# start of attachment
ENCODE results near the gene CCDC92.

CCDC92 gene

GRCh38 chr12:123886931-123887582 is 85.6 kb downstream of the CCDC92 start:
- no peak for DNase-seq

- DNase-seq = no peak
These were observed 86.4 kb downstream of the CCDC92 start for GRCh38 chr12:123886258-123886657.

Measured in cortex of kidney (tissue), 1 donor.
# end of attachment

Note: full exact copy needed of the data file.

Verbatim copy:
ENCODE results near the gene CCDC92.

CCDC92 gene

GRCh38 chr12:123886931-123887582 is 85.6 kb downstream of the CCDC92 start:
- no peak for DNase-seq

- DNase-seq = no peak
These were observed 86.4 kb downstream of the CCDC92 start for GRCh38 chr12:123886258-123886657.

Measured in cortex of kidney (tissue), 1 donor.